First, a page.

Monday, September 07, 2015
MISTRESS AMERICA (Noah Baumbach, 2015)
In MISTRESS AMERICA eighteen-year-old Tracy Fishko (Lola Kirke) is having trouble fitting in as a freshman at Barnard College, so she’s relieved to find someone to hang out with in New York City when she meets thirty-year-old stepsister-to-be Brooke Cardinas (Greta Gerwig). Brooke appears to live a glamorous urban life and dabble in seemingly everything. She works as an interior designer and SoulCycle instructor, came up with a t-shirt design that she claims her friend Mamie-Claire (Heather Lind) stole, is kicking around an idea for a television show, and is entertaining investors for a restaurant she plans to open.
When Brooke’s boyfriend pulls out of the restaurant deal, she is in desperate need of financing. Prompted by a fortune teller, Brooke goes to Greenwich, Connecticut with Tracy, her friend Tony (Matthew Shear), and his girlfriend Nicolette (Jasmine Cephas Jones) in tow to make a pitch for money to her wealthy ex-fiancé Dylan (Michael Chernus), who’s married to her nemesis Mamie-Claire.
The soon-to-be sisters in MISTRESS AMERICA are simpatico in sarcasm and self-obsession. Their conversations consist of pathological feedback loops in which they speak disparagingly of those not of their caliber or who have wronged them in some way. Brooke spots a captive audience to dazzle in Tracy, probably because she has not bore witness to Brooke’s trail of professional flameouts. Tracy enjoys being around Brooke, who is fun, brash, and accepting of her company even as she doesn’t seem to listen, but in her the literature major also discovers a rich source of inspiration for the thinly fictionalized short story she has started writing. Both yearn to make their marks on the world. The comedy comes from the symbiotic relationship between these miserable people searching for the answers, reassuring each other of their superiority, and yet failing to achieve their dreams. They can virtually complete each other’s sentences, not so much from closeness but because of their shared disdain.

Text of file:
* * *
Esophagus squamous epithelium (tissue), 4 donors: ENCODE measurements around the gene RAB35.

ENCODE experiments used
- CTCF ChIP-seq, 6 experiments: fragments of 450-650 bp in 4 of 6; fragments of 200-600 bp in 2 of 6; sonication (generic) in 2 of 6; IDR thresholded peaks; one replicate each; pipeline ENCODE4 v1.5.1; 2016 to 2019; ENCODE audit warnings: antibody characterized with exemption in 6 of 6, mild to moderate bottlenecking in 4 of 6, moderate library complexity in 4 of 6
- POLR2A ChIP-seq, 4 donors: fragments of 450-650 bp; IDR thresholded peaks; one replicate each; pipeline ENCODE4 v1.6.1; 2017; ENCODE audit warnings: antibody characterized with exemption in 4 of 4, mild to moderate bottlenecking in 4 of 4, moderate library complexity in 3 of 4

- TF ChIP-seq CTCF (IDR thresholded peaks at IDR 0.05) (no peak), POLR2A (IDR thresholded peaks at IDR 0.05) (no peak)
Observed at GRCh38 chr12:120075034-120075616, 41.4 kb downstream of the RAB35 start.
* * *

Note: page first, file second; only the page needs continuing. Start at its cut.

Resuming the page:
Gerwig plays Brooke as a force of nature, the type of person who becomes the center of attention in whatever situation she finds herself in. The character is a marked contrast from her notable roles in GREENBERG and FRANCES HA, her previous collaborations with director Noah Baumbach. As in those films Gerwig plays a young woman seeking where she belongs, but in MISTRESS AMERICA, which she co-wrote with Baumbach, she’s a screwball egotist. In a strange way she remains a sympathetic figure because her big talk is clearly indicative of compensating for feeling inferior.
Baumbach has always been very good at guiding actors to convey his caustic wit. With MISTRESS AMERICA he demonstrates a deft ability for choreographing farce. Relationships are tested after Brooke and company barge into Mamie-Claire and Dylan’s home and bring most of the film’s second half to a furious pace powered by incidents and accusations. The speed with which these scenes move relate to the flurry of distractions the protagonists bury themselves in to make it easier to ignore the failure of their pursuits. As unbecoming as Brooke and Tracy’s behavior can be, MISTRESS AMERICA emerges as a funny film about the painful path to maturity through accepting one’s shortcomings and committing to being a better person.